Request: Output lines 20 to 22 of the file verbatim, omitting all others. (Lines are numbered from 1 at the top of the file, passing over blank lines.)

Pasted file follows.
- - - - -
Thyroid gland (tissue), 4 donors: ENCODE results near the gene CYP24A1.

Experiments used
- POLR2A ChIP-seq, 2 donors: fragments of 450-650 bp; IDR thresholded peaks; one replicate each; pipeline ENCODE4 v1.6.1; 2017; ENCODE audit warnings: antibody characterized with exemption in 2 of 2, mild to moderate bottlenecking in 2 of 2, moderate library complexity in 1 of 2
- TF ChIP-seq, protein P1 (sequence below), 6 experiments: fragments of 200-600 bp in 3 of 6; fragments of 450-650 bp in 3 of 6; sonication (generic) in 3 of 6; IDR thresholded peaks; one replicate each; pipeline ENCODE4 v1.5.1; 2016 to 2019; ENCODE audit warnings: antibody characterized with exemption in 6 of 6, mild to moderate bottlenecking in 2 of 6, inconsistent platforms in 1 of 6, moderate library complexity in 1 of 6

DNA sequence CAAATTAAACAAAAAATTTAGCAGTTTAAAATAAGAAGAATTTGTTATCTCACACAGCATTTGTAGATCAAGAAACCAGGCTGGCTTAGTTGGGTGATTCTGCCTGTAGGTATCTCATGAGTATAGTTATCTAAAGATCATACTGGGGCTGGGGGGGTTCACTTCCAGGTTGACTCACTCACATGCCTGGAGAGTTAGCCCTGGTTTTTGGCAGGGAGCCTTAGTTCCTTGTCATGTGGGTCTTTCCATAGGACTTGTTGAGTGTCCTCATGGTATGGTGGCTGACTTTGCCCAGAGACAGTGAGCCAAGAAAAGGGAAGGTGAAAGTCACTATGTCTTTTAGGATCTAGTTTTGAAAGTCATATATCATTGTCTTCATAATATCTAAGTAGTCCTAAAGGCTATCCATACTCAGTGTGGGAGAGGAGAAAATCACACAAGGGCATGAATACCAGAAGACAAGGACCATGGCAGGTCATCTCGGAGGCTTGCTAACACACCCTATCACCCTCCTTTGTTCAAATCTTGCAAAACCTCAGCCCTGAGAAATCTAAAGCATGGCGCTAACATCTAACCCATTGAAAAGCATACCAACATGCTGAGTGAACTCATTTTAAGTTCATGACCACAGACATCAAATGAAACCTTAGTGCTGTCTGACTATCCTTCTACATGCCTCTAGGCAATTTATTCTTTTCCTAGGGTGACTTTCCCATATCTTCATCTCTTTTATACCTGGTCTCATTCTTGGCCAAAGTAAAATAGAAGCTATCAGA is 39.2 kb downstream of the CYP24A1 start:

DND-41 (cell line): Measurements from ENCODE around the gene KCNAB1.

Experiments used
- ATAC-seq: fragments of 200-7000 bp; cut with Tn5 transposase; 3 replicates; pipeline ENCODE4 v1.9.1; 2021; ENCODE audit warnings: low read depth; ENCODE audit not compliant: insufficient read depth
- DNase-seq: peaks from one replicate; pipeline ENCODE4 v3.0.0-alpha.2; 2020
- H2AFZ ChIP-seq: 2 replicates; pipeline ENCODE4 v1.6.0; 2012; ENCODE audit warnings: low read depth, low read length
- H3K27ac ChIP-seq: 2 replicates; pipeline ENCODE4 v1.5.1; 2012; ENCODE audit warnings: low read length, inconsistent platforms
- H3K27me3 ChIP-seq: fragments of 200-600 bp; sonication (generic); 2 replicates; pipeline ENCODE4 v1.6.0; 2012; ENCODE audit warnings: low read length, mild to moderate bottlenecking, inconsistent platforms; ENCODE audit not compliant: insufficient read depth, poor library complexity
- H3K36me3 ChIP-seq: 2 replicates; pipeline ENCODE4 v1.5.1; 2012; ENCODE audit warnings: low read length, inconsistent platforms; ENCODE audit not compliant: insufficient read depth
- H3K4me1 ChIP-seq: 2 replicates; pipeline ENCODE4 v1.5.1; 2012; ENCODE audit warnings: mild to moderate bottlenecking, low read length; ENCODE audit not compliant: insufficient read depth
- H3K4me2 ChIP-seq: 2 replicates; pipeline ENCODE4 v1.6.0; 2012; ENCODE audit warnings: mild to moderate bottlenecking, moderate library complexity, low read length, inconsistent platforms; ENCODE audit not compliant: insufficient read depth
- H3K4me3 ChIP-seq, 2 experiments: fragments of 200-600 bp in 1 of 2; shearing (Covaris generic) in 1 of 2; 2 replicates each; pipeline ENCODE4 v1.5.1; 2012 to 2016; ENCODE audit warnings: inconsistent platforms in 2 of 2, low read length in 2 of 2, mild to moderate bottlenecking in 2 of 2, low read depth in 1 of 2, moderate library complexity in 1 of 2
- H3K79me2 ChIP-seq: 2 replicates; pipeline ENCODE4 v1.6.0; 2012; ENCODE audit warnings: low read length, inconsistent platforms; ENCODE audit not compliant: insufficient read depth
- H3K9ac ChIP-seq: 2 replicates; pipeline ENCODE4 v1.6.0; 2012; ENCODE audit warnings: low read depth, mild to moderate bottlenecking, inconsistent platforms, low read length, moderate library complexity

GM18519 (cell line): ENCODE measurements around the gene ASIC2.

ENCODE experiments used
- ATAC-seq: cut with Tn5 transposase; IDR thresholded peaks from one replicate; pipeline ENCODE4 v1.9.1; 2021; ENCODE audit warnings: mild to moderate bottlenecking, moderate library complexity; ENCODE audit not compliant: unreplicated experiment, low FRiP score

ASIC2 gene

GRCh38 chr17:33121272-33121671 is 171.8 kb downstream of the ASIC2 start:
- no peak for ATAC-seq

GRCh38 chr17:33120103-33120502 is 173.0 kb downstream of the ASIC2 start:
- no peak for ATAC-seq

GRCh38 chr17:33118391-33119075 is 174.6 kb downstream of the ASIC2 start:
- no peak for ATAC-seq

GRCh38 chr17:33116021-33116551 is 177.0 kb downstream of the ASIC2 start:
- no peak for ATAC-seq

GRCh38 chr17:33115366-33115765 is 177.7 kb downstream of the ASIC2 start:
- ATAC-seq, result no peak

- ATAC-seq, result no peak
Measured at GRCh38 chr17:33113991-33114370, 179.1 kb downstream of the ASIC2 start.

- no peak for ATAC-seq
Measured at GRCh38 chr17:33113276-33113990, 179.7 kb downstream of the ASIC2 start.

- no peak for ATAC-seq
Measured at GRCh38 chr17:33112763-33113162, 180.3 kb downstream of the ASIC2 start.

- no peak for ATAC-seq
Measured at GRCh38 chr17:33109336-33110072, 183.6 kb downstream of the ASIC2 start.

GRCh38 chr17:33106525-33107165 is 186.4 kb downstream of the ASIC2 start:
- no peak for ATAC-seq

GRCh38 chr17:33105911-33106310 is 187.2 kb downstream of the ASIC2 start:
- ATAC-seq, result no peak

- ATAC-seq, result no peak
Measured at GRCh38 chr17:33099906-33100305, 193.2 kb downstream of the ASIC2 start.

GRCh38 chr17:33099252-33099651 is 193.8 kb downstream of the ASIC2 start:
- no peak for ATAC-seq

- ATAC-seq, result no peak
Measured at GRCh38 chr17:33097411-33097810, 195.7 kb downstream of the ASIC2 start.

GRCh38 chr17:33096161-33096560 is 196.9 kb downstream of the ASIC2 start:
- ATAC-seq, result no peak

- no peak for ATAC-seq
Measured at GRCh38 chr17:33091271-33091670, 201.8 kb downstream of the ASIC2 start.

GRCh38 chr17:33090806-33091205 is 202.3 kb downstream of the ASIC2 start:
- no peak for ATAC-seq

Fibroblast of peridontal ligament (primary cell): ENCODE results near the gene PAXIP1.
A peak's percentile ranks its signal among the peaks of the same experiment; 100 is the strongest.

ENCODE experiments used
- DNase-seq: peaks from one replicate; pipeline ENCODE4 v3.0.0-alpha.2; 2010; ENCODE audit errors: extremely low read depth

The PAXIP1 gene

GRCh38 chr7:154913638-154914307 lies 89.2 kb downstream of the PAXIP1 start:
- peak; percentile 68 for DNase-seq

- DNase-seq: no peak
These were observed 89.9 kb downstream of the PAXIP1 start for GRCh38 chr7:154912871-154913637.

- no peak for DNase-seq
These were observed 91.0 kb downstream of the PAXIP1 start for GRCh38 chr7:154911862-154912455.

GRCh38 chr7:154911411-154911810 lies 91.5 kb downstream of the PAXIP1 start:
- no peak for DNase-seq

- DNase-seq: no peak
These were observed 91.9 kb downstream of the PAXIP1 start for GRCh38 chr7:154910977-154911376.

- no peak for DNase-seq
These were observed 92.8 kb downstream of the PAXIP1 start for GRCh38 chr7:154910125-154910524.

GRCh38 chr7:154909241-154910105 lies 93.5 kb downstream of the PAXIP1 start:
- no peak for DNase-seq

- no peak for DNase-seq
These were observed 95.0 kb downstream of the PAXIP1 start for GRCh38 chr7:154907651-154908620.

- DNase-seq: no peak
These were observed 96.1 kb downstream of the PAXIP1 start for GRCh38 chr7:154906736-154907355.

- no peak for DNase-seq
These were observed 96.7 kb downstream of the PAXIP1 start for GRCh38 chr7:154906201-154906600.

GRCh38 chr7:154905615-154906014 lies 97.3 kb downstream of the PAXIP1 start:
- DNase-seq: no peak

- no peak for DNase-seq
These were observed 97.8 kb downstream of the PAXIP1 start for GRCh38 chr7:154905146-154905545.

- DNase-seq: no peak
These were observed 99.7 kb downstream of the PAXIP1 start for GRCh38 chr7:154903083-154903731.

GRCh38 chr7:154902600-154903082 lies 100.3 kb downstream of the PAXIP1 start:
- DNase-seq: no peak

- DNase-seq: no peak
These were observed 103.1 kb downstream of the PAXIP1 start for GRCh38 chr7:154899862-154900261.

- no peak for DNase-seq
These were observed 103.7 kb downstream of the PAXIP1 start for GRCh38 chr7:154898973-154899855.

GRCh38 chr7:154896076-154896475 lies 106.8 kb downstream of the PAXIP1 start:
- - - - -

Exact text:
ENCODE experiments used
- ATAC-seq: cut with Tn5 transposase; IDR thresholded peaks from one replicate; pipeline ENCODE4 v1.9.1; 2021; ENCODE audit warnings: mild to moderate bottlenecking, moderate library complexity; ENCODE audit not compliant: unreplicated experiment, low FRiP score

ASIC2 gene